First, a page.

As a home inspector, when I inspect the wall and ceiling that separates a garage from a home’s living space, I’m looking at fire safety. If a fire starts in the garage, it shouldn’t quickly spread to the inside of the house. One of the things I look for while inspecting this wall is an intumescent firestop collar for any plastic pipes that penetrate the wall, such as a radon vent, DWV pipes, a central vacuum pipe or gas vent pipes.

A fire could quickly burn through a thin pipe that penetrates the fire separation wall, but an intumescent firestop collar would seal up that hole, preventing the fire from getting through.

Intumescent: What does that mean?

Intumescent:
in·tu·mes·cent /ˌint(y)ōōˈmes(ə)nt/
adjective: (of a coating or sealant) swelling up when heated, thus protecting the material underneath or sealing a gap in the event of a fire

Whether an intumescent firestop collar is required by code isn’t clear. The 2018 version of the International Residential Code (IRC) says that an approved material needs to be used around pipes (see R302.5.3, which points to R302.11, Item 4).

Some home inspectors choose to familiarize themselves with building codes, while others prefer to say “that’s not my job” or disapprove of home inspectors who reference building codes. No matter which camp you’re in, I think it’s safe to say that inspectors should be familiar with the proper installation requirements for these devices.

When a plastic pipe penetrates a house or a garage wall, I look for a firestop collar (Photo 1).

Photo 1. Firestop collar for a radon mitigation system

I shared Photo 1 some time ago on my business Facebook page, thinking it looked like a proper installation. Little did I know at the time that it wasn’t a proper installation. In fact, I didn’t even know that this firestop collar was improperly installed until I was halfway through testing a bunch of firestop collars with a flamethrower.

Read on. I’ll explain what’s wrong here.

Flamethrower Testing

While having a discussion about firestop collars with some other home inspectors on my team, we questioned the use of intumescent firestop foam. Foam is a lot cheaper, easier to find and easier to use. We wondered: Would foam be an acceptable substitute for a collar?

There was only one way to find out and two inspectors on my team were willing to help me. Together, we tested several firestop collars using the Boring Company’s flamethrower (dubbed Not a Flamethrower to help skirt some rules about flamethrowers). The testing was fun and enlightening (Photo 2).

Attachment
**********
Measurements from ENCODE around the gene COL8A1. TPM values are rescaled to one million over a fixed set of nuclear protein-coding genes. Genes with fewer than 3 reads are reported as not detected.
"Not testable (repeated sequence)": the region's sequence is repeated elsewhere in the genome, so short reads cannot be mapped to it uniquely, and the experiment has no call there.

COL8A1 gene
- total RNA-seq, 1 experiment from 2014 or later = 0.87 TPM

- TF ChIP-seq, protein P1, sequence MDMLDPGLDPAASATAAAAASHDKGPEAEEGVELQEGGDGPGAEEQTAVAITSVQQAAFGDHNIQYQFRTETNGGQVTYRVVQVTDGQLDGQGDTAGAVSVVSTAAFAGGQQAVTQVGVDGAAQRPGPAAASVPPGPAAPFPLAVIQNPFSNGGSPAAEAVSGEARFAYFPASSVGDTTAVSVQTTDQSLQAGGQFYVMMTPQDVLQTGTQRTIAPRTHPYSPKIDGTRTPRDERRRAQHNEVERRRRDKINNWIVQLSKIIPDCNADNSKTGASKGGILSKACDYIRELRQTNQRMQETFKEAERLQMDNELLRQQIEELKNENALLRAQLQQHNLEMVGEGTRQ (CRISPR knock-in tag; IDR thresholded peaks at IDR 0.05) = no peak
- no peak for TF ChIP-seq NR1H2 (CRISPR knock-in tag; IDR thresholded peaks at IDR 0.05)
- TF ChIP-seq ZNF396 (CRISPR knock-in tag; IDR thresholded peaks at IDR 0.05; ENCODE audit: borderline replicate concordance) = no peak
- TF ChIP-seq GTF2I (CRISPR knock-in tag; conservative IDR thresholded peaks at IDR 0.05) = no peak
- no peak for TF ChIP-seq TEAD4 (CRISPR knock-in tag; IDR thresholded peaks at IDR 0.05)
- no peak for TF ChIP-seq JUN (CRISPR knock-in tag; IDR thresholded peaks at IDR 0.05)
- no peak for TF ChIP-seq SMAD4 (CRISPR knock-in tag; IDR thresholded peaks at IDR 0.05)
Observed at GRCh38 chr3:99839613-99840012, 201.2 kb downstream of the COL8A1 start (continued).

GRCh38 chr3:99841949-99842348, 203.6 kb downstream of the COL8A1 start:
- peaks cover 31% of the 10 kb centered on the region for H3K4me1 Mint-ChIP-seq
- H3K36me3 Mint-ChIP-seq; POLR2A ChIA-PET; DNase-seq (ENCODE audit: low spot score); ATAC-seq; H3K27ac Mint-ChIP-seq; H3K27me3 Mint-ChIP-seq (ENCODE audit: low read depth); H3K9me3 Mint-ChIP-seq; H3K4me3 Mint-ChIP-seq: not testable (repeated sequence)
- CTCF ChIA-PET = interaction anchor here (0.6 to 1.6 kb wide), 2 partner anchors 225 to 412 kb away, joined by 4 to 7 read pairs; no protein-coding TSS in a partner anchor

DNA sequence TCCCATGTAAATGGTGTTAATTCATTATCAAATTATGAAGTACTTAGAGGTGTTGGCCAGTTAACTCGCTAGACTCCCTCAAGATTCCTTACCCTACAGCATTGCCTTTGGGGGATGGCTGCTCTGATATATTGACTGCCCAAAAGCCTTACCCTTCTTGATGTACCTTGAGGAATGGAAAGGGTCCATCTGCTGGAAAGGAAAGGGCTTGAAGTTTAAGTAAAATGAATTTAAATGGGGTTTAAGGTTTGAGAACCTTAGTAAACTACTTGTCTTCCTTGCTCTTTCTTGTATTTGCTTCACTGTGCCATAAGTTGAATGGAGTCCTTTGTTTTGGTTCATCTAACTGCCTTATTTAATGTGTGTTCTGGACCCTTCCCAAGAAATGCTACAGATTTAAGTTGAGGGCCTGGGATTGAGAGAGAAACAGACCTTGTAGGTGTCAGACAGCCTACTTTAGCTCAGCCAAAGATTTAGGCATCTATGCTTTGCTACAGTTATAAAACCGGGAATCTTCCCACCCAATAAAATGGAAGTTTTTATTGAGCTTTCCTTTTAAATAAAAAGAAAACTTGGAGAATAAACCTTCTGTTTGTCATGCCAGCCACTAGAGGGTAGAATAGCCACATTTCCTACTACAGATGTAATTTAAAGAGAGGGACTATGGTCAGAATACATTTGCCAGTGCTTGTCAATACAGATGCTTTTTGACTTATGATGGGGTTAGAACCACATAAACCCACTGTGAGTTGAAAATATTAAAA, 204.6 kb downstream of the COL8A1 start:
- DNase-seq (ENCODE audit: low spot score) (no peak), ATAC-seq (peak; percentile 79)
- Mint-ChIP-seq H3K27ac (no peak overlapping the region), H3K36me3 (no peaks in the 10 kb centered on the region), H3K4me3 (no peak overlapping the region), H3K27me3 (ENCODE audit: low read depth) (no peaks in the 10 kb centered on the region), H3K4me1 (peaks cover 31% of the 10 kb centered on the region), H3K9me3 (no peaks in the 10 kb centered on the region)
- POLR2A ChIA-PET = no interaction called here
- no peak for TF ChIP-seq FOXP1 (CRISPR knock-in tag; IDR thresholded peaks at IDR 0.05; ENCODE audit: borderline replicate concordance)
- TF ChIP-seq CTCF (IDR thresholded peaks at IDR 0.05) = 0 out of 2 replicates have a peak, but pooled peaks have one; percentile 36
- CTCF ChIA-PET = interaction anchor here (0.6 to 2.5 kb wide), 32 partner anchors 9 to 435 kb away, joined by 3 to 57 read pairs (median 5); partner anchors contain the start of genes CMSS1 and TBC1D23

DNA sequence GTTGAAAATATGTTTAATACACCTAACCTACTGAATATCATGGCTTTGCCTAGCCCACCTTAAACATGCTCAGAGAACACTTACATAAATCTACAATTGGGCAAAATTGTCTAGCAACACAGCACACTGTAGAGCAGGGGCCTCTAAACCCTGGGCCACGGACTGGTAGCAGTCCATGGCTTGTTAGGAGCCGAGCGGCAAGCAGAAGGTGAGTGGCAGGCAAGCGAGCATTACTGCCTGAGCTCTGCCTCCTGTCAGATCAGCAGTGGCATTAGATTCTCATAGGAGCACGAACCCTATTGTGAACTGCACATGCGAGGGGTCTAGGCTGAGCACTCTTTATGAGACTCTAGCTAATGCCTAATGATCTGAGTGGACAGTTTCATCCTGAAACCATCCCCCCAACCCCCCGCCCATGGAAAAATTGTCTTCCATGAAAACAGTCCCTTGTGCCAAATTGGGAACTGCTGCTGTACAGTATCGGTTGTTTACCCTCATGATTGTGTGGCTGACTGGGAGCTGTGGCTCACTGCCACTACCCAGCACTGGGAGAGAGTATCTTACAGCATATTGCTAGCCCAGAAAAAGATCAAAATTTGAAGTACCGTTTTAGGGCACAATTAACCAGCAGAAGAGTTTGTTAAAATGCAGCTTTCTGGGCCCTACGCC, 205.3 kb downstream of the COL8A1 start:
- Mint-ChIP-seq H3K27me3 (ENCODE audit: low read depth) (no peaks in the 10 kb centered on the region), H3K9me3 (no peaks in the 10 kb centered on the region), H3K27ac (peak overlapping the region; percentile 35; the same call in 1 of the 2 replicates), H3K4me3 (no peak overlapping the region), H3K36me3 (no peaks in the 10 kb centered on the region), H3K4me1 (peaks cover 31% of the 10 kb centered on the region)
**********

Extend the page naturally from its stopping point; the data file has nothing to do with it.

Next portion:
Photo 2. Flamethrower testing
Photo 3. Hard at work building a wall. For science.

We began our firestop testing by building a wall to simulate the wall between a house and garage. Photo 3 shows the back of the wall.

For the first test, we burned a PVC pipe held in place with Great Stuff Fireblock foam. We tested this first because we wanted to give the foam time to set, so we foamed the pipe in place the day before testing. It took a little less than seven minutes for the pipe to fall out of the wall and leave a hole through which that fire would quickly spread (Photos 4 and 5).

Photo 4. Test 1, front view.
Photo 5. Test 1, back view.

For our second test, we used PVC by itself. It took about six minutes for major flames to start coming through the pipe and we stopped the test there (Photo 6).

Photo 6. Test 2.

For our third test, we used an intumescent firestop collar.

Photo 7. Test 3, installation phase.

The only problem with Test 3 was that we didn’t install the collar properly. Had we taken the time to look up the installation instructions, we would have realized this, but we surely wouldn’t have appreciated the importance of doing it right. Sometimes, it takes a major failure to help you appreciate the importance of doing things right. That’s what happened here.

When we took the flamethrower to this pipe, the firestop collar expanded like crazy and easily pushed itself right off the wall. The expanding foam exerts a tremendous amount of pressure against the wall and it took nothing to push itself off the wall. That’s because we only used drywall screws to hold it in place. The foam expanded and expanded, but it just turned into a big ball of goo (Photo 8). This definitely wasn’t the result we were looking for.

Photo 8. Test 3, results.

Installation Instructions Matter

For our unplanned fourth test, we read the installation instructions for firestop collars. There wasn’t much there, except for some very specific instructions about which fasteners to use.

GYPSUM BOARD WALLS or CEILINGS: 1/8 inch diameter steel molly bolts or toggle bolts with 1-inch (25 mm) steel fender washers.

WOOD SURFACES: #8 steel wood screws with 1-inch (25 mm) steel fender washers. See appropriate UL System for Alternate Fastener types and sizes.

Duh! That makes a lot of sense. As the foam expands against the wall, it wants to pull away. All of the pressure needs to be exerted against the pipe instead, which is what will close off the pipe.

We followed the instructions (almost) for the final test by using machine screws, nuts and washers (Photos 9 and 10). The results were dramatically different. The firestop collar stayed right in place and the foam expanded so much that the pipe was sealed shut.

Photo 9. Firestop collar, proper installation.
Photo 10. Firestop collar, proper installation.
Photo 11. Testing on a properly installed firestop collar.
Photo 12. Results of flamethrower testing on a properly installed firestop collar.

Conclusion

Intumescent firestop collars do exactly what they’re supposed to do, provided they’re installed correctly. Firestop collars installed with just drywall screws are worthless (Photo 13).

Photo 13. Improper installation with only drywall screws.

In the future, when I find firestop collars installed with the wrong screws, I’ll recommend having this corrected. It’s not a big deal to replace drywall screws with toggle bolts.